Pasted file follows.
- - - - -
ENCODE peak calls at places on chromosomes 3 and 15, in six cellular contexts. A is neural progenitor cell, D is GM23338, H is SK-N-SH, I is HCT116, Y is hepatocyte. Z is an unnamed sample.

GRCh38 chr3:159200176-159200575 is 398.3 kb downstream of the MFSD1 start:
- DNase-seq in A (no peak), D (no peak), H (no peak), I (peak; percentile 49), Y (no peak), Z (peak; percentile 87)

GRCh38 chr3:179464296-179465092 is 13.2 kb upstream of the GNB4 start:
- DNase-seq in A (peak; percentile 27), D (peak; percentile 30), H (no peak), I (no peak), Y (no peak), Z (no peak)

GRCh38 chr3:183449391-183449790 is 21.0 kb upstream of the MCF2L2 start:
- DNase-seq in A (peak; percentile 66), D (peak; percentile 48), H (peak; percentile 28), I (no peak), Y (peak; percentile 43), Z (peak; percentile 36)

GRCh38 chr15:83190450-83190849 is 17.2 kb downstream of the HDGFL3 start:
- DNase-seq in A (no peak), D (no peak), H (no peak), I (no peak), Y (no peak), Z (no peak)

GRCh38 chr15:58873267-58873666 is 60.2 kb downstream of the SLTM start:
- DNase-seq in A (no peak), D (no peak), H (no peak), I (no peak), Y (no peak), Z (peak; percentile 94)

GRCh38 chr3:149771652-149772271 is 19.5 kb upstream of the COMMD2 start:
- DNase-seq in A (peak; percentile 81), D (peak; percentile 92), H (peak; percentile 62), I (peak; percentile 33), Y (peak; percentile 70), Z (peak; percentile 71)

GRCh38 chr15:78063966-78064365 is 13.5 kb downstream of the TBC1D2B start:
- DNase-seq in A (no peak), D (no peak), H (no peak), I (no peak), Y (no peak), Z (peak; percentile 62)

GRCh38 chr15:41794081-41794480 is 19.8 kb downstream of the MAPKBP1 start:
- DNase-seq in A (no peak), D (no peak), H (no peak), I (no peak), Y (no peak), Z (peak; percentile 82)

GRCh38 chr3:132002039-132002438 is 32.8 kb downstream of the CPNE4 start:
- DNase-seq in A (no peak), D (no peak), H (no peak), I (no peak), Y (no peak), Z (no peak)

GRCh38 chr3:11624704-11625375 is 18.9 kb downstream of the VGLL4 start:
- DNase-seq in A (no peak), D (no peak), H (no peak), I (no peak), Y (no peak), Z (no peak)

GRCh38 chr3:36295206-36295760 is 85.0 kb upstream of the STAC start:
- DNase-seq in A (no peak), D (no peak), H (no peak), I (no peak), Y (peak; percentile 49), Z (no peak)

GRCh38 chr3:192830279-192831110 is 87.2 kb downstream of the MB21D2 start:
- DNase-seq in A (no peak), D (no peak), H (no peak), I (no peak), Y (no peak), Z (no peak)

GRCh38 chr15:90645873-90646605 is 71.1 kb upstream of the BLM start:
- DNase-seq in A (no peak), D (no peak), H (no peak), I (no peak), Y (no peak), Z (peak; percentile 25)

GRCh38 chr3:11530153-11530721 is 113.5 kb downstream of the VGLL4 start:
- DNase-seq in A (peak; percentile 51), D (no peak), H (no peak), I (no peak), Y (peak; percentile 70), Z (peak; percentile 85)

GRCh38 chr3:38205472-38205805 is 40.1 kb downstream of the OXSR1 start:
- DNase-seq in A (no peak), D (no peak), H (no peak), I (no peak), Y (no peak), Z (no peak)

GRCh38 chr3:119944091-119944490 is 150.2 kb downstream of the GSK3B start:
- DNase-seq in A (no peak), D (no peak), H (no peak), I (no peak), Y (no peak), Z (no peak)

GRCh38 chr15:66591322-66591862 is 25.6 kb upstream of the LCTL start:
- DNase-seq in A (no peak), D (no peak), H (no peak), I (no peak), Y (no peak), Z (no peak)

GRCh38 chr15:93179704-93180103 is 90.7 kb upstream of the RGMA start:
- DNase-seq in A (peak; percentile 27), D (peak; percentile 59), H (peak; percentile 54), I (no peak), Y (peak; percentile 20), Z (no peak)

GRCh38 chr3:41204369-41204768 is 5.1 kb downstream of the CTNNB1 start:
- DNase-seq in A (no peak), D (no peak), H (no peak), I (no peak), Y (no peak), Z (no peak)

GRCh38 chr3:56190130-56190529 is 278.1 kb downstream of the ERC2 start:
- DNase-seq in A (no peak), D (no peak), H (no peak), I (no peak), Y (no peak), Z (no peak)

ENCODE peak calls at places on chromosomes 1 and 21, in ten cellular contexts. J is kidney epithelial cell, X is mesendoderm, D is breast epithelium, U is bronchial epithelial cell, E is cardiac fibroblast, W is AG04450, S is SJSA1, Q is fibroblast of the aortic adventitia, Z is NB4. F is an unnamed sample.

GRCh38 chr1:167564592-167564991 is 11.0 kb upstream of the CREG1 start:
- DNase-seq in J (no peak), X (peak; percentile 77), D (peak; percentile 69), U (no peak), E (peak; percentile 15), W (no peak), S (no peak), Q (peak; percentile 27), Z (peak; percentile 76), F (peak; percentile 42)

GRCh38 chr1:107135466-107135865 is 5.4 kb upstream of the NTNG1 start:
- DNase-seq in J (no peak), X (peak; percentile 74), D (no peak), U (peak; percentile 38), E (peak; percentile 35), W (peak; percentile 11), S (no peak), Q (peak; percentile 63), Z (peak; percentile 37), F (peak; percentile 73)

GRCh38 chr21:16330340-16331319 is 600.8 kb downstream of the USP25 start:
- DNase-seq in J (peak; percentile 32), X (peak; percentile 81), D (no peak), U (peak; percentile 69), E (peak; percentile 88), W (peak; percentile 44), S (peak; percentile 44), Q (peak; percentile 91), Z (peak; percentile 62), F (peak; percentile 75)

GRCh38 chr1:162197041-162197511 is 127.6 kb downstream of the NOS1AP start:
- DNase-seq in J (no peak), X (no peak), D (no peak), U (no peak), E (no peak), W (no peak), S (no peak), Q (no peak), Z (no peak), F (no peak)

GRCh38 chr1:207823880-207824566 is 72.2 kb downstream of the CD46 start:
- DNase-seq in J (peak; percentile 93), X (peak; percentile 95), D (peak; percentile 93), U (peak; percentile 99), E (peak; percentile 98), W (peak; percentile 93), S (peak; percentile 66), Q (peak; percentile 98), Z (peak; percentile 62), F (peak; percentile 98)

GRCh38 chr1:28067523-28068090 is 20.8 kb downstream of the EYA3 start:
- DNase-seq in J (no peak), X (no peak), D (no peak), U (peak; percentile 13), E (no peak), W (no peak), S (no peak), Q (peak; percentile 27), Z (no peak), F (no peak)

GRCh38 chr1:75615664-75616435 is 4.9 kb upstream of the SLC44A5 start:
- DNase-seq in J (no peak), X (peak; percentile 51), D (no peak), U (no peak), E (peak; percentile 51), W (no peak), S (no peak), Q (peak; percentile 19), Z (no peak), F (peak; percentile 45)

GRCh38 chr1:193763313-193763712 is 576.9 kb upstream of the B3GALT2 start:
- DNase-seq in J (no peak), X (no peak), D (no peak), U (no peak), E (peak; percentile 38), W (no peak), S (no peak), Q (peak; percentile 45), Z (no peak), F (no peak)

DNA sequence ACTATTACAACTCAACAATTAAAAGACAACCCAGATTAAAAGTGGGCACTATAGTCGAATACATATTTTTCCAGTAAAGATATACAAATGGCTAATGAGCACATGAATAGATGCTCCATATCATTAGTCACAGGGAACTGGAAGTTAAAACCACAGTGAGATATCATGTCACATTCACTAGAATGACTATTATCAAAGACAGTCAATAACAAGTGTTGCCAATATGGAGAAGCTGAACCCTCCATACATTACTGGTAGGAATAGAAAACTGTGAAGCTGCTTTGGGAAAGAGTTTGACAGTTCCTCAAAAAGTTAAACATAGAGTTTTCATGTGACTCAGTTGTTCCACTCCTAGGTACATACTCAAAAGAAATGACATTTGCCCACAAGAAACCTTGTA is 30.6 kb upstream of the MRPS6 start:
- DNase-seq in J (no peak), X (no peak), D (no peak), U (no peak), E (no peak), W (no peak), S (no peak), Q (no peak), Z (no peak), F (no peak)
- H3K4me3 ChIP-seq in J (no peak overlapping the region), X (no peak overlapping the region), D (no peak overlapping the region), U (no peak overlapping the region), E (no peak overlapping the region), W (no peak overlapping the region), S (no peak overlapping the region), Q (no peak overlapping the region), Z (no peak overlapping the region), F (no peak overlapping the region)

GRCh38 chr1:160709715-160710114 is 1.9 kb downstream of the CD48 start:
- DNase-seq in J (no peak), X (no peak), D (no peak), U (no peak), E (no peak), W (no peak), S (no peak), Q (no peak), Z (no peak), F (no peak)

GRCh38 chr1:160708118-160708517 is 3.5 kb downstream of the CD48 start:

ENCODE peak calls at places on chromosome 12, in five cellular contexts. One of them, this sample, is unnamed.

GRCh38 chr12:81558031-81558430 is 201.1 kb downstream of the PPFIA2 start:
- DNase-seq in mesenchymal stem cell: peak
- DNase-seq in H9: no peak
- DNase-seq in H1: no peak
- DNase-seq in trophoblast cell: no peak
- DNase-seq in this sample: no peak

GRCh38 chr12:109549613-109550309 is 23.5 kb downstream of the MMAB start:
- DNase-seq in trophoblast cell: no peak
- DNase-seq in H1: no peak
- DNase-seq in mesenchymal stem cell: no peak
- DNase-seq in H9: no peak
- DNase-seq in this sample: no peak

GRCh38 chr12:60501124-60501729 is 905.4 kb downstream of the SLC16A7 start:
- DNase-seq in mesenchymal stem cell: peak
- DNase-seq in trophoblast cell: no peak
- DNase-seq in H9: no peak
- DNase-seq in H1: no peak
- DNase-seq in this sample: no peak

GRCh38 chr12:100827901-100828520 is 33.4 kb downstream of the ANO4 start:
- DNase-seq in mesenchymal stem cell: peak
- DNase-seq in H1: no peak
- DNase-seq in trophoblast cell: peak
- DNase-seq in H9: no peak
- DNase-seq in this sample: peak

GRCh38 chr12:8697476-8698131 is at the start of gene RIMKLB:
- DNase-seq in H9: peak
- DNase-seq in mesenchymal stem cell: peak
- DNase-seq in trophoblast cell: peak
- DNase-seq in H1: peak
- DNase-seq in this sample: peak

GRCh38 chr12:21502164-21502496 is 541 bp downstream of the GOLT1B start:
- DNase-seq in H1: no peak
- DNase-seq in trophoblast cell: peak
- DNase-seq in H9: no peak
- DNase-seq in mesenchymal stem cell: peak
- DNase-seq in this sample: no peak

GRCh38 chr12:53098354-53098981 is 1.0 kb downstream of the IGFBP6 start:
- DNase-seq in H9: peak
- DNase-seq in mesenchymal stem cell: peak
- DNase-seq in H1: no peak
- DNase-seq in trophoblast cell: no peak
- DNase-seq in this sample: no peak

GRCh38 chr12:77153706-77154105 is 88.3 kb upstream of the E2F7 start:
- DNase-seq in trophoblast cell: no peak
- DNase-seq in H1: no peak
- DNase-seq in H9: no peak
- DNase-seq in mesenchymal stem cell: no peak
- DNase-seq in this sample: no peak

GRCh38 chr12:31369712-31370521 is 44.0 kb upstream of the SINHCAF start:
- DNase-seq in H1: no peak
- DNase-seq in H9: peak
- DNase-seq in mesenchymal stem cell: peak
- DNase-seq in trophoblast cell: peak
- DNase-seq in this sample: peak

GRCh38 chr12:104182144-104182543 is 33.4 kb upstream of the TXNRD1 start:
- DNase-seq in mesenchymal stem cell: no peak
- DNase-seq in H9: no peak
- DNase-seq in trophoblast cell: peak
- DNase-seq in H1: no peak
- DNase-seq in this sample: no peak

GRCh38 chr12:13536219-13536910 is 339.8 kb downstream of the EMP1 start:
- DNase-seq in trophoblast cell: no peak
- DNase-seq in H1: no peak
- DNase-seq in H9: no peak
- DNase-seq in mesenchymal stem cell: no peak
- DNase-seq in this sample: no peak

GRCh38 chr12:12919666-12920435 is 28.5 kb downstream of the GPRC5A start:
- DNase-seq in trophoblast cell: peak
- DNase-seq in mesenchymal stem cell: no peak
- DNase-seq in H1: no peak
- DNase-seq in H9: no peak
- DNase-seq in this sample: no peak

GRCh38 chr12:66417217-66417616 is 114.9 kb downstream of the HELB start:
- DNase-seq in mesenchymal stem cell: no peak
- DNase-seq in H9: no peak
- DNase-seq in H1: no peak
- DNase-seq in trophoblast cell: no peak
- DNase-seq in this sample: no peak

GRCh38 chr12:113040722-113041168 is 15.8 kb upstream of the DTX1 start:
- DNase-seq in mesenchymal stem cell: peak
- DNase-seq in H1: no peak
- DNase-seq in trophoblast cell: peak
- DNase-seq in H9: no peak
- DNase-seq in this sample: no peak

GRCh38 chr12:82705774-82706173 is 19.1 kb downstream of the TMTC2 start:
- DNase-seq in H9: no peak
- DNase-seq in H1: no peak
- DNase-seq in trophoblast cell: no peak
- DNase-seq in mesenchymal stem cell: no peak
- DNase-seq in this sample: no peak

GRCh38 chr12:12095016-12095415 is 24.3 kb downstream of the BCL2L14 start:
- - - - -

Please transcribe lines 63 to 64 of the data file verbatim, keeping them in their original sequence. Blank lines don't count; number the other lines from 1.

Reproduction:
- DNase-seq in J (no peak), X (no peak), D (no peak), U (no peak), E (no peak), W (no peak), S (no peak), Q (no peak), Z (no peak), F (no peak)

GRCh38 chr1:160708118-160708517 is 3.5 kb downstream of the CD48 start: